HomeNewsBriefColombia Frees Brother of Top Organized Crime Leader
BRIEF

Colombia Frees Brother of Top Organized Crime Leader

COLOMBIA / 3 FEB 2016 BY ARRON DAUGHERTY EN

The recent release of a high-level drug trafficking and money laundering suspect highlights Colombia's continued difficulty in successfully prosecuting organized crime.

A Colombian judge granted Juan Carlos Calle Serna, alias "Armando," conditional release after serving part of his prison sentence, El País reported.

Armando is a suspected member of drug trafficking group the Rastrojos and brother to former Rastrojos leader Javier Antonio Calle Serna, alias "Comba". 

SEE ALSO: Rastrojos News and Profile

Armando was captured in Ecuador in 2012. At the time Colombian authorities suspected him of handling international finances for the Rastrojos, but were unable prosecute him on drug trafficking or money laundering charges. Instead, he was sentenced to five years in prison document fraud and for carrying an unregisted weapon. There are currently no other pending cases against Armando involving organized crime charges, sources from the Colombian Prosecutor General's Office told El País.

Meanwhile, trials against Comba and Armando's other brother, Luis Enrique Calle Serna, continue in the United States. Comba and Luis Enrique surrendered to US authorities separately in 2012.

16-02-20-CombaBros

Luis Enrique Calle Serna (left) and Comba (right)

InSight Crime Analysis

Armando walking free in Colombia -- while his brothers remain on trial in the United States -- is indicative of the challenges that high-level crime figures pose to Colombia's justice system. 

Despite receiving billions from the United States to beef up its police and military, Colombia's courts remain relatively ineffective. A 2014 study found that only 15 percent of those arrested by police end up in prison. Meanwhile, frequent corruption scandals have reached as high as Colombia's Constitutional Court

SEE ALSO:  Colombia News and Profiles

Colombian officials are aware of these issues, as evidenced by their extensive policy of extraditing organized crime figures to the United States. But relying on the United States for successful prosecutions is not a sustainable long-term policy, and is also a tool vulnerable to abuse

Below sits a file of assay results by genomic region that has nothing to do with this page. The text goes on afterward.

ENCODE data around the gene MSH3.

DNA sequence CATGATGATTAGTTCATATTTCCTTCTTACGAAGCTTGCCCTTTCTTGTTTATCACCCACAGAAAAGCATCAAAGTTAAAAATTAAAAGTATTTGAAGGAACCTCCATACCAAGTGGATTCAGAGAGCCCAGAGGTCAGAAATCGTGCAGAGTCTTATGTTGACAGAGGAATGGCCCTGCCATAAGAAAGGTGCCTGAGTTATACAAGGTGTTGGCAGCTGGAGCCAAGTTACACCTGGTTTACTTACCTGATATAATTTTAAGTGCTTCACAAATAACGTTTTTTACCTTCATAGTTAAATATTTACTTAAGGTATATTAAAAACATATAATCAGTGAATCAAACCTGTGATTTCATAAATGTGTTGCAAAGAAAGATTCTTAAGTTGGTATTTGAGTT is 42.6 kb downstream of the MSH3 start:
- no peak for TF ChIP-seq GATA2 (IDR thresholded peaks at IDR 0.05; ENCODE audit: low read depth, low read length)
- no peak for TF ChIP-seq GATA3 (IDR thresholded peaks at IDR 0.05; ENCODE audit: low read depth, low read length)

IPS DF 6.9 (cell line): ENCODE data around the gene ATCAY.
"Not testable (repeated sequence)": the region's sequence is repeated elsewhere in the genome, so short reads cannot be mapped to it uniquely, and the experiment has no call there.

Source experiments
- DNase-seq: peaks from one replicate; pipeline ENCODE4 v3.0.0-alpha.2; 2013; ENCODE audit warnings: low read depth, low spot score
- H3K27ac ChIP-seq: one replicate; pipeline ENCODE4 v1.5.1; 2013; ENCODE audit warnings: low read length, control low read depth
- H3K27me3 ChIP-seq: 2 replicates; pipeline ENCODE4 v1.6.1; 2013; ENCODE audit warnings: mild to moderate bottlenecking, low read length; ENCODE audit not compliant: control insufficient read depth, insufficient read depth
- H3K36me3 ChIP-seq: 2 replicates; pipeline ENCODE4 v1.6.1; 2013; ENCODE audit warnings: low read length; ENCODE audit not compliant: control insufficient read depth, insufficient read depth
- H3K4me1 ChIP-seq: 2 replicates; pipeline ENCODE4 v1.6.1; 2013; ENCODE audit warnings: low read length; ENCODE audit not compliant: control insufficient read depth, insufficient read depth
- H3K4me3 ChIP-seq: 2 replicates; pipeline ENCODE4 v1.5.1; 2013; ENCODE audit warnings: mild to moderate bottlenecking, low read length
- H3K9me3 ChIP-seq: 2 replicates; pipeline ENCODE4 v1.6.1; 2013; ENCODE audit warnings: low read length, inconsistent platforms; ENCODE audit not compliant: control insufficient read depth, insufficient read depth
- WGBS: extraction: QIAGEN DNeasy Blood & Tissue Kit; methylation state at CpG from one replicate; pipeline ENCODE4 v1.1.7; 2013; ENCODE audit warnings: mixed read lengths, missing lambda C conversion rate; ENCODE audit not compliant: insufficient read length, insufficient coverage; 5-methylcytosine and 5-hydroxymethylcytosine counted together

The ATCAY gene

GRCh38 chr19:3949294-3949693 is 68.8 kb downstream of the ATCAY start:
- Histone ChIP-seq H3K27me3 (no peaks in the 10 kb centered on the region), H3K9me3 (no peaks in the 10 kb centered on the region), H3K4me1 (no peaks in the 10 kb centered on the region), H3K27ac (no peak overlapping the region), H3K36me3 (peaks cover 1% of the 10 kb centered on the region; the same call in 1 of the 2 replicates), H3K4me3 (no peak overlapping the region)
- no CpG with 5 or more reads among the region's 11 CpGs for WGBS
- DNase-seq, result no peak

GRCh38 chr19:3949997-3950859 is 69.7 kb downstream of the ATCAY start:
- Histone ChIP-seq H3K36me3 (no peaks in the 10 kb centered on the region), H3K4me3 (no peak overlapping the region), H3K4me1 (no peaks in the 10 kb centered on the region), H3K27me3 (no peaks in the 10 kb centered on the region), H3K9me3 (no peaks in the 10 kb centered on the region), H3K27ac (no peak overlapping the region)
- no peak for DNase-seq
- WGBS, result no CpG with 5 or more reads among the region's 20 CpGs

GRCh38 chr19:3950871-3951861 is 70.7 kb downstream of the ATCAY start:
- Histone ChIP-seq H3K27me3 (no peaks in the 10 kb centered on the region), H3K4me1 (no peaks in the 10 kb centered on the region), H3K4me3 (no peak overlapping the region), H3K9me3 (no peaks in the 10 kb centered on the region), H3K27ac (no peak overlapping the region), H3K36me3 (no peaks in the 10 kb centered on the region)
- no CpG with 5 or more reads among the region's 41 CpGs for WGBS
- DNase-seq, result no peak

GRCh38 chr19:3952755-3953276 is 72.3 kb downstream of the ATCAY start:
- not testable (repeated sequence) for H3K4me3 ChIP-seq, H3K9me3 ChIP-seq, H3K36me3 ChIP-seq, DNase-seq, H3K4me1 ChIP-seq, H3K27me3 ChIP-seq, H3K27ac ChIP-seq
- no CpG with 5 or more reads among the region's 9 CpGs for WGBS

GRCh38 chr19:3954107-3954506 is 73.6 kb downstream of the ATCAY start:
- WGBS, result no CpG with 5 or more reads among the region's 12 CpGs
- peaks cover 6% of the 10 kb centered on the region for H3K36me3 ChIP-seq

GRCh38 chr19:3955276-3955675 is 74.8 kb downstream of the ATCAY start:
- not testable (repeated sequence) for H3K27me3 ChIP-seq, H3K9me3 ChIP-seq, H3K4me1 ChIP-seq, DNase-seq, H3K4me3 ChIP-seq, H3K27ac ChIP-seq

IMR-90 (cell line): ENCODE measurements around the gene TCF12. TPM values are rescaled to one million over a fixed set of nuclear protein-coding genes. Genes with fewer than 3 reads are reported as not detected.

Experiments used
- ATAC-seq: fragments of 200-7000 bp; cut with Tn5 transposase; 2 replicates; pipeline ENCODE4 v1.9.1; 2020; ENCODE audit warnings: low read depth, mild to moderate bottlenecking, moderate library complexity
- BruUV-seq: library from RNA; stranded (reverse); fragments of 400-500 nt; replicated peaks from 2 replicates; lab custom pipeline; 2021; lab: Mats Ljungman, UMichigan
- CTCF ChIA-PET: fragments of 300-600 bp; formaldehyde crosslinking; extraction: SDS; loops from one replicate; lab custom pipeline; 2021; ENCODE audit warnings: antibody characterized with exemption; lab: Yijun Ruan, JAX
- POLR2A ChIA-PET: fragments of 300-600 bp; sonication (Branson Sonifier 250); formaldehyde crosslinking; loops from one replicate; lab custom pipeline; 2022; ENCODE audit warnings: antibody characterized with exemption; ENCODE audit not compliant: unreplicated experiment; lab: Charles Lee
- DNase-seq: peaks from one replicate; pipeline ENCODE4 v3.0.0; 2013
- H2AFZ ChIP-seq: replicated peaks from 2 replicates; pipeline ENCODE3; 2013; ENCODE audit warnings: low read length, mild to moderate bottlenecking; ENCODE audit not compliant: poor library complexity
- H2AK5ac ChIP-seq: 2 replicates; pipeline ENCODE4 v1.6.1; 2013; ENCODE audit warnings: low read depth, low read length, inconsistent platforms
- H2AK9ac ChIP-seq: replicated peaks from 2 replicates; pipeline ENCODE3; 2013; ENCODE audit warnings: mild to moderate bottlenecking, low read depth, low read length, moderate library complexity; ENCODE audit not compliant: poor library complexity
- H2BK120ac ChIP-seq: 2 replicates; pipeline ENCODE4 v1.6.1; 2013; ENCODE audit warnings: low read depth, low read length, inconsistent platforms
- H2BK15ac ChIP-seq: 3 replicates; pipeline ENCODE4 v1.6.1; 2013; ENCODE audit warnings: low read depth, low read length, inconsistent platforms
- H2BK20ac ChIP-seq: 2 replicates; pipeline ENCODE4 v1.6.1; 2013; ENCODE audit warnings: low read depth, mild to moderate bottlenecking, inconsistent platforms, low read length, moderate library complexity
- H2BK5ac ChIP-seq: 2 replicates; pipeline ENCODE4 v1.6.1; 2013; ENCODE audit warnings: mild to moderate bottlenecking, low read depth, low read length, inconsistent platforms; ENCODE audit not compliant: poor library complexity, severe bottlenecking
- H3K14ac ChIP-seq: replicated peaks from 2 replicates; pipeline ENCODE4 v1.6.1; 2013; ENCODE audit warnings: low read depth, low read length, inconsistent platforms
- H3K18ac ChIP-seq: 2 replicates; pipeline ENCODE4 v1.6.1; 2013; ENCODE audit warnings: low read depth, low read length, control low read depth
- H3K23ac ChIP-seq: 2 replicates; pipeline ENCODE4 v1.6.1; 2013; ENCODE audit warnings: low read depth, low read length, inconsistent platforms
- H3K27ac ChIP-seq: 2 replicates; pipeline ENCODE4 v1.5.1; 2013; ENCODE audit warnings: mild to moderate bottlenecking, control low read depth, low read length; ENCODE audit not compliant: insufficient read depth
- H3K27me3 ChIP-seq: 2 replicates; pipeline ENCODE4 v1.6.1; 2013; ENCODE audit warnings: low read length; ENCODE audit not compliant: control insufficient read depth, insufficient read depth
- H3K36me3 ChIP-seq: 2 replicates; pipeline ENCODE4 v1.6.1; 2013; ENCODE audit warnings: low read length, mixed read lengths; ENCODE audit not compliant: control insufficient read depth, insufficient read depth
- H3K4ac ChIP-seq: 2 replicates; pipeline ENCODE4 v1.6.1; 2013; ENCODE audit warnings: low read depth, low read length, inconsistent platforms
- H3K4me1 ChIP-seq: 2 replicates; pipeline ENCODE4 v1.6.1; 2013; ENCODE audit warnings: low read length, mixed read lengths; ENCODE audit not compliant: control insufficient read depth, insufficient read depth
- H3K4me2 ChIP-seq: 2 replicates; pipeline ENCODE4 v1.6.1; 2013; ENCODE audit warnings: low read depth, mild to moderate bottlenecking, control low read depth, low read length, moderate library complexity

In this particular case, it is possible that Armando will return to a criminal organization that has been hobbled during his time away. On top of Comba's surrender, the conviction of Rastrojos founder Diego Perez Henao, alias "Diego Rastrojo," has decimated the group's leadership. 

Overall, it appears the Rastrojos have proved less capable of withstanding leadership losses, compared to their rivals the Urabeños, who now dominate the Colombian drug trade. This is despite the fact that to some degree, both the Rastrojos and the Urabeños adopted a more decentralized model when running their criminal businesses. 

share icon icon icon

Was this content helpful?

We want to sustain Latin America’s largest organized crime database, but in order to do so, we need resources.

DONATE

What are your thoughts? Click here to send InSight Crime your comments.

We encourage readers to copy and distribute our work for non-commercial purposes, with attribution to InSight Crime in the byline and links to the original at both the top and bottom of the article. Check the Creative Commons website for more details of how to share our work, and please send us an email if you use an article.

Was this content helpful?

We want to sustain Latin America’s largest organized crime database, but in order to do so, we need resources.

DONATE

Related Content

COLOMBIA / 21 OCT 2022

The re-opening of the Colombia-Venezuela border was a momentous occasion. But did it come too early?…

COCA / 12 JUL 2022

The historic publication of the Final Report from Colombia’s Truth Commission has crystallized the core issues that president-elect Gustavo Petro…

BRAZIL / 24 MAR 2022

The 2021 ranking of the world's most violent cities predictably features a heavy presence by Latin American and Caribbean population…

About InSight Crime

THE ORGANIZATION

Escaping Barrio 18

27 JAN 2023

Last week, InSight Crime published an investigation charting the story of Desafío, a 28-year-old Barrio 18 gang member who is desperate to escape gang life. But there’s one problem: he’s…

THE ORGANIZATION

Europe Coverage Makes a Splash

20 JAN 2023

Last week, InSight Crime published an analysis of the role of Amsterdam’s Schiphol Airport as an arrival hub for cocaine and methamphetamine from Mexico.  The article was picked up by…

THE ORGANIZATION

World Looks to InSight Crime for Mexico Expertise

13 JAN 2023

Our coverage of the arrest of Chapitos’ co-founder Ovidio Guzmán López in Mexico has received worldwide attention.In the UK, outlets including The Independent and BBC…

THE ORGANIZATION

InSight Crime Shares Expertise with US State Department

16 DEC 2022

Last week, InSight Crime Co-founder Steven Dudley took part in the International Anti-Corruption Conference organized by the US State Department’s Bureau of Democracy, Human Rights, & Labor and…

THE ORGANIZATION

Immediate Response to US-Mexico Marijuana Investigation

9 DEC 2022

InSight Crime’s investigation into how the legalization of marijuana in many US states has changed Mexico’s criminal dynamics made a splash this week appearing on the front page of…